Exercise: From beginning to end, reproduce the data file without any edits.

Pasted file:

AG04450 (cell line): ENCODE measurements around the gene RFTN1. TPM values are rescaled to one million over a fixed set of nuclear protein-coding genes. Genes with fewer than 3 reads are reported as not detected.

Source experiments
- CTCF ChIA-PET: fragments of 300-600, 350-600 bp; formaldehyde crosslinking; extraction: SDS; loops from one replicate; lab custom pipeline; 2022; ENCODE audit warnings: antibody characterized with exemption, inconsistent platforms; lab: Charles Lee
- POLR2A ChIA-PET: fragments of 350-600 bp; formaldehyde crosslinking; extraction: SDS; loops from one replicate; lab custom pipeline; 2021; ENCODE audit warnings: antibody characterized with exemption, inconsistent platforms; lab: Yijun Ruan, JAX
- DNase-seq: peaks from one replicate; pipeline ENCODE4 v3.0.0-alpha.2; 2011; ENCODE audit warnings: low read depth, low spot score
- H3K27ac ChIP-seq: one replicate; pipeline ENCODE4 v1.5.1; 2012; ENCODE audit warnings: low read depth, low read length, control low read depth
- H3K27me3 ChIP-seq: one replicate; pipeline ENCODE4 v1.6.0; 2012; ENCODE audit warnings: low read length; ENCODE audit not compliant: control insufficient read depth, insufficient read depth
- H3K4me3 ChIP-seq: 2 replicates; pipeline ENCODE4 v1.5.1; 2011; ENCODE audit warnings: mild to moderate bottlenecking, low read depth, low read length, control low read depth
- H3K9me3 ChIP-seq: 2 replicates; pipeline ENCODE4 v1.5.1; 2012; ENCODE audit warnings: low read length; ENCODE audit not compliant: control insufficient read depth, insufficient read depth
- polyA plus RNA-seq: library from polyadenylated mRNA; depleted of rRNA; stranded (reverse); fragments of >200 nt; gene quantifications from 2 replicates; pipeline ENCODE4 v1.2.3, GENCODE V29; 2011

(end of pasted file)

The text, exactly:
AG04450 (cell line): ENCODE measurements around the gene RFTN1. TPM values are rescaled to one million over a fixed set of nuclear protein-coding genes. Genes with fewer than 3 reads are reported as not detected.

Source experiments
- CTCF ChIA-PET: fragments of 300-600, 350-600 bp; formaldehyde crosslinking; extraction: SDS; loops from one replicate; lab custom pipeline; 2022; ENCODE audit warnings: antibody characterized with exemption, inconsistent platforms; lab: Charles Lee
- POLR2A ChIA-PET: fragments of 350-600 bp; formaldehyde crosslinking; extraction: SDS; loops from one replicate; lab custom pipeline; 2021; ENCODE audit warnings: antibody characterized with exemption, inconsistent platforms; lab: Yijun Ruan, JAX
- DNase-seq: peaks from one replicate; pipeline ENCODE4 v3.0.0-alpha.2; 2011; ENCODE audit warnings: low read depth, low spot score
- H3K27ac ChIP-seq: one replicate; pipeline ENCODE4 v1.5.1; 2012; ENCODE audit warnings: low read depth, low read length, control low read depth
- H3K27me3 ChIP-seq: one replicate; pipeline ENCODE4 v1.6.0; 2012; ENCODE audit warnings: low read length; ENCODE audit not compliant: control insufficient read depth, insufficient read depth
- H3K4me3 ChIP-seq: 2 replicates; pipeline ENCODE4 v1.5.1; 2011; ENCODE audit warnings: mild to moderate bottlenecking, low read depth, low read length, control low read depth
- H3K9me3 ChIP-seq: 2 replicates; pipeline ENCODE4 v1.5.1; 2012; ENCODE audit warnings: low read length; ENCODE audit not compliant: control insufficient read depth, insufficient read depth
- polyA plus RNA-seq: library from polyadenylated mRNA; depleted of rRNA; stranded (reverse); fragments of >200 nt; gene quantifications from 2 replicates; pipeline ENCODE4 v1.2.3, GENCODE V29; 2011